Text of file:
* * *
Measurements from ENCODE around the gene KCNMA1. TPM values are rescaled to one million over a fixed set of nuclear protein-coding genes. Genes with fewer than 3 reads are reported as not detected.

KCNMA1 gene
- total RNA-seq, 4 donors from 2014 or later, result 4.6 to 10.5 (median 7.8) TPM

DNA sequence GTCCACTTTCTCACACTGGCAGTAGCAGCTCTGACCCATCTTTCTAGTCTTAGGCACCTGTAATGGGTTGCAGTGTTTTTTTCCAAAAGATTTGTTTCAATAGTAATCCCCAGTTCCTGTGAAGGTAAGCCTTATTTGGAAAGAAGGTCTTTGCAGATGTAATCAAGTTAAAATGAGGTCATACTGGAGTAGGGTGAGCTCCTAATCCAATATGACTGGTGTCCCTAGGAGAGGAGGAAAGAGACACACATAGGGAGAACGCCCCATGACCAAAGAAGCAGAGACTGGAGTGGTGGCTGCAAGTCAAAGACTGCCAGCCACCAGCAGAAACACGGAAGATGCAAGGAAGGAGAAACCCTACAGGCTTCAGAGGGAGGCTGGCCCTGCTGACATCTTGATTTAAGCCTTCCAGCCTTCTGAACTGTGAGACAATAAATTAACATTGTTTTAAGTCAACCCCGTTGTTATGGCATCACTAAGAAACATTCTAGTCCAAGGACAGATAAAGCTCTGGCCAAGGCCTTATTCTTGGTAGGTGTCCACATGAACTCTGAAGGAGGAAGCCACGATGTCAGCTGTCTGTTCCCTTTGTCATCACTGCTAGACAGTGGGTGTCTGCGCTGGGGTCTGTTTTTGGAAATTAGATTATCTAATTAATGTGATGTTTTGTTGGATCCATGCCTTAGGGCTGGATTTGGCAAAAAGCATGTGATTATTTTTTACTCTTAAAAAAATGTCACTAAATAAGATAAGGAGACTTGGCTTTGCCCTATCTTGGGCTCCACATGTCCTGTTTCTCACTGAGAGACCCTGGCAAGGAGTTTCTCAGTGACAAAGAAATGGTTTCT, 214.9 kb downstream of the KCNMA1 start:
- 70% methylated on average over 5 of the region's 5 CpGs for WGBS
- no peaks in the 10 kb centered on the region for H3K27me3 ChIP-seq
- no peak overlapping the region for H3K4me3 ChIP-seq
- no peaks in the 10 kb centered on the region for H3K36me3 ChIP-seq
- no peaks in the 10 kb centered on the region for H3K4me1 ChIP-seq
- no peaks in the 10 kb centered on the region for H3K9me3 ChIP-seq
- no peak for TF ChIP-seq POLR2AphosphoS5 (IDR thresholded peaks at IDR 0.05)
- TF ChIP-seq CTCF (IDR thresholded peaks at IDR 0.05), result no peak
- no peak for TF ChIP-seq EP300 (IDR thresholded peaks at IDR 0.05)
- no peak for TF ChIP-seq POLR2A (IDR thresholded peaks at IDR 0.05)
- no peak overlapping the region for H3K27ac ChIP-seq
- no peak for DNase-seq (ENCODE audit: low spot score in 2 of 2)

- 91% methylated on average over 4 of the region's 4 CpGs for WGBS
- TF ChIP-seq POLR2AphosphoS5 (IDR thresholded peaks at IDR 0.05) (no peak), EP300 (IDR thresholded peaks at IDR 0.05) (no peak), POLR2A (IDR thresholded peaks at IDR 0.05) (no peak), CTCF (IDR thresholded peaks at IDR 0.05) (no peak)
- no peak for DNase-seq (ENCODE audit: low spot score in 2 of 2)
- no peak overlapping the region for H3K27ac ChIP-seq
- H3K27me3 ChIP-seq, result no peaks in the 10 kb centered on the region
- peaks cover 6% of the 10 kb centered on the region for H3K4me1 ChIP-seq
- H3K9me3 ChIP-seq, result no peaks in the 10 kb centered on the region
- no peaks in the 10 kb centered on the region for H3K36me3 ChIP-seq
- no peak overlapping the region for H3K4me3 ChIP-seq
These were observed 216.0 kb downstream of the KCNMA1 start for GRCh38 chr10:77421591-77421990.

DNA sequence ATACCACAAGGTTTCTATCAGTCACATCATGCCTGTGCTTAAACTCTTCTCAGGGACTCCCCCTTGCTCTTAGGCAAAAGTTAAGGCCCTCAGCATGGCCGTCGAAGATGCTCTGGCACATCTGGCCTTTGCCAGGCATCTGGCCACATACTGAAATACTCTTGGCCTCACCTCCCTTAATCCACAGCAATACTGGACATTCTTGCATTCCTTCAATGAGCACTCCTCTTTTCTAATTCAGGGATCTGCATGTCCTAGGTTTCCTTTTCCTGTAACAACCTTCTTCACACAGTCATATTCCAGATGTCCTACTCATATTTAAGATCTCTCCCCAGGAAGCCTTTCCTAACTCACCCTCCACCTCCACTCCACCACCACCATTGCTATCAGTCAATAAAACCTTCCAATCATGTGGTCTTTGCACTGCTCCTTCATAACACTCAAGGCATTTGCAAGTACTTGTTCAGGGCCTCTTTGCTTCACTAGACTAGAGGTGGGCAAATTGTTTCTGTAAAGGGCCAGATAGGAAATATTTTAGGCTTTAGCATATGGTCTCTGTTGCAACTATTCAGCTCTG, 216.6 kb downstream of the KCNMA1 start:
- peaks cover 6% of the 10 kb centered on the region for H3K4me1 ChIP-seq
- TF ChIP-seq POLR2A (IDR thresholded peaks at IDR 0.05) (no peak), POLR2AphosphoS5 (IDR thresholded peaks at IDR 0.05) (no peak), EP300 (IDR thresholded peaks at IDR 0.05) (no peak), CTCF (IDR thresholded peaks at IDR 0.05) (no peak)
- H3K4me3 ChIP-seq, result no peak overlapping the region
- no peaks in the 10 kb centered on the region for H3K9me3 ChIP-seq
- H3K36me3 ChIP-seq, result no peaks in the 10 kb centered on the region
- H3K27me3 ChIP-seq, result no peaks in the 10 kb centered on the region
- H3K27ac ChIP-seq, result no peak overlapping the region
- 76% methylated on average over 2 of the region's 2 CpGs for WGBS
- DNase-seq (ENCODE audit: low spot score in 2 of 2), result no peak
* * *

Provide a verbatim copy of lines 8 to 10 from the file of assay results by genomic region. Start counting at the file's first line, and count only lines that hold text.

- no peaks in the 10 kb centered on the region for H3K36me3 ChIP-seq
- no peaks in the 10 kb centered on the region for H3K4me1 ChIP-seq
- no peaks in the 10 kb centered on the region for H3K9me3 ChIP-seq